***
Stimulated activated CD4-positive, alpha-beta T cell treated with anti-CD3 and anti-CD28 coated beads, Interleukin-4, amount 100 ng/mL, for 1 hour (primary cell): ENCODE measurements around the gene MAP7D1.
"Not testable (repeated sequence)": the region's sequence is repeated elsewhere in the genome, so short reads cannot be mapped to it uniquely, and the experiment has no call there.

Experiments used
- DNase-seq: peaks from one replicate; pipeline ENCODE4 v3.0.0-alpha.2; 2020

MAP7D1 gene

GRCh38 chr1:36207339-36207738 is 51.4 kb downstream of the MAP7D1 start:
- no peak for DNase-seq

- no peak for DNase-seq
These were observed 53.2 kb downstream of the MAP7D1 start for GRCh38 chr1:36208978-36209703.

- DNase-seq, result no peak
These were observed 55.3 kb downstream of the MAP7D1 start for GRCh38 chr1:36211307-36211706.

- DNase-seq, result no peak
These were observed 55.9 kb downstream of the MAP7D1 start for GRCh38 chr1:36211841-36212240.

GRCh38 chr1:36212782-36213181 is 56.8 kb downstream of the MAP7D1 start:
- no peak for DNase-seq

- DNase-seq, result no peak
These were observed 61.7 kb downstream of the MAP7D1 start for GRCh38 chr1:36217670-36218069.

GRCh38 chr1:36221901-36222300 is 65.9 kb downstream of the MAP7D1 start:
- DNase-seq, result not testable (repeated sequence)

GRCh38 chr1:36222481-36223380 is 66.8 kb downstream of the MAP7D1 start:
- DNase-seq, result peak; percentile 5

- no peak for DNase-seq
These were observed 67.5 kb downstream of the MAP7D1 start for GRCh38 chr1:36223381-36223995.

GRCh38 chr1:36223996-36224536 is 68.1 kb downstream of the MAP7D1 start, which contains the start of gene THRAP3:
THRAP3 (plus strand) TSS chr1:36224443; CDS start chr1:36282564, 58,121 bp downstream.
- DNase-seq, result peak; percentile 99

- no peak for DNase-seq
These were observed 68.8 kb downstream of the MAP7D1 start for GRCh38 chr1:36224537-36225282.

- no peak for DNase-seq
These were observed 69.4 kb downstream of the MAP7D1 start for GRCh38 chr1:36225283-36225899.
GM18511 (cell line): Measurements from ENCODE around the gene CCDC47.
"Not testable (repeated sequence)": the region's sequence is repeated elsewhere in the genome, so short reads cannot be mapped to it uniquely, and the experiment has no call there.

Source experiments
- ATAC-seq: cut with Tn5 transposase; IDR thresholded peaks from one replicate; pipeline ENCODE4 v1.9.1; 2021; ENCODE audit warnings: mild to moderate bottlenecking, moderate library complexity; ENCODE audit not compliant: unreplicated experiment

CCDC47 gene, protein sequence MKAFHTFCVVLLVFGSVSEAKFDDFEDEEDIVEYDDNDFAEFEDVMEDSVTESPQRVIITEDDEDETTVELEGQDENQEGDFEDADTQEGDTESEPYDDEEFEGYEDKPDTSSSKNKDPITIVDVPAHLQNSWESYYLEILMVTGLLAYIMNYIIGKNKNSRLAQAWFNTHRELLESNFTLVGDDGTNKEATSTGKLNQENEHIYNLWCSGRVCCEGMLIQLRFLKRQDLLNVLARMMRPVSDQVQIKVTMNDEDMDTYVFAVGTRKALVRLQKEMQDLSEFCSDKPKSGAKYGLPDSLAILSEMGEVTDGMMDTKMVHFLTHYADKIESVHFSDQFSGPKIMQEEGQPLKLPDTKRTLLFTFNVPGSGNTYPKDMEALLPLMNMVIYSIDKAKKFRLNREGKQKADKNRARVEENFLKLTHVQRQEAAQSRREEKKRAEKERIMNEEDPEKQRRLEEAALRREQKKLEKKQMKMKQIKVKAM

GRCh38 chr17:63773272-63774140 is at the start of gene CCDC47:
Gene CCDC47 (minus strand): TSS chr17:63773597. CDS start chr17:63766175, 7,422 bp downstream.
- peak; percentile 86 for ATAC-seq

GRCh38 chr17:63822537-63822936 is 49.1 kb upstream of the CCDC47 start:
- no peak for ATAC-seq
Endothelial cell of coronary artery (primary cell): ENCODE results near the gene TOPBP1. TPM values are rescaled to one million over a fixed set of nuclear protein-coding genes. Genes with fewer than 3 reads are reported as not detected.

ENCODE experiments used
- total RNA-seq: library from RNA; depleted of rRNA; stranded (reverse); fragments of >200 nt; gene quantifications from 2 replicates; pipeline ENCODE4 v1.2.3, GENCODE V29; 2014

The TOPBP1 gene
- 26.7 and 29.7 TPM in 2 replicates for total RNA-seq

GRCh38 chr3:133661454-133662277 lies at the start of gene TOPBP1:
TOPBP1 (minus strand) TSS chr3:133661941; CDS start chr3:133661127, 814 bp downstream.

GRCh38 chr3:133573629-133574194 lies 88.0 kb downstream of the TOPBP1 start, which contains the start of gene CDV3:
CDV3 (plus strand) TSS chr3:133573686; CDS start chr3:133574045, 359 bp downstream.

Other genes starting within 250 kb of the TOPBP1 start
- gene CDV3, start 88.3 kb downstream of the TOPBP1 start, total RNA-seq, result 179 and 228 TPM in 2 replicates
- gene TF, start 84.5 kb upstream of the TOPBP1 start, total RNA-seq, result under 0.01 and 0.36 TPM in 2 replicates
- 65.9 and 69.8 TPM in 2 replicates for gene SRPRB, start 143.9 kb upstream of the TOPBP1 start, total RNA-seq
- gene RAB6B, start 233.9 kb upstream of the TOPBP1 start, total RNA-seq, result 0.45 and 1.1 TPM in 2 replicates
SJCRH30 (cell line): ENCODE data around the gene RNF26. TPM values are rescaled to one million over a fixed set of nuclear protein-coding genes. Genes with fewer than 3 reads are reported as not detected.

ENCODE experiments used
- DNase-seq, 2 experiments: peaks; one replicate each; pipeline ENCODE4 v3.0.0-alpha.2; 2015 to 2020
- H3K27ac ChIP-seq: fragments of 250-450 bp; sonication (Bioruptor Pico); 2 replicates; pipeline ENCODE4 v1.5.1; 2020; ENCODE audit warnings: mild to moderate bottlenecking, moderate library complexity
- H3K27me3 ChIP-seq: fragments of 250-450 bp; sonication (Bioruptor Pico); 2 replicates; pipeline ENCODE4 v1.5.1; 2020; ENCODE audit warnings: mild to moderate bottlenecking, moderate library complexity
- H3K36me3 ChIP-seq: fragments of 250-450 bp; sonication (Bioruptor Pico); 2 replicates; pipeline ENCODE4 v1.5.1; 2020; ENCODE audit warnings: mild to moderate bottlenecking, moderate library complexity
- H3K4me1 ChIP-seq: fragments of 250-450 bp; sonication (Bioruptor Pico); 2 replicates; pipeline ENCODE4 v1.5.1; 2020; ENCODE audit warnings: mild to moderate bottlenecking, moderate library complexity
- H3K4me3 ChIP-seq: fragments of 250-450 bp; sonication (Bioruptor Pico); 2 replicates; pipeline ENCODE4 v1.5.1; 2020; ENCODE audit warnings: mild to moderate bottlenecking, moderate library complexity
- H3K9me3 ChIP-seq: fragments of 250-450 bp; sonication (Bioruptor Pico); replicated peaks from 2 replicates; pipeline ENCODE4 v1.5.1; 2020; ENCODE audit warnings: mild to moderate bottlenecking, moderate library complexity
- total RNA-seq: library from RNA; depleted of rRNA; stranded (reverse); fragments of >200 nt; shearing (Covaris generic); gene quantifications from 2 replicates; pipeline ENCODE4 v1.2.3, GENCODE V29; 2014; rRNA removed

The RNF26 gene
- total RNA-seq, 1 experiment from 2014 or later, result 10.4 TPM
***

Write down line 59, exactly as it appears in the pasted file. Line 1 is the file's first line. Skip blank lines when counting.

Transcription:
- H3K27me3 ChIP-seq: fragments of 250-450 bp; sonication (Bioruptor Pico); 2 replicates; pipeline ENCODE4 v1.5.1; 2020; ENCODE audit warnings: mild to moderate bottlenecking, moderate library complexity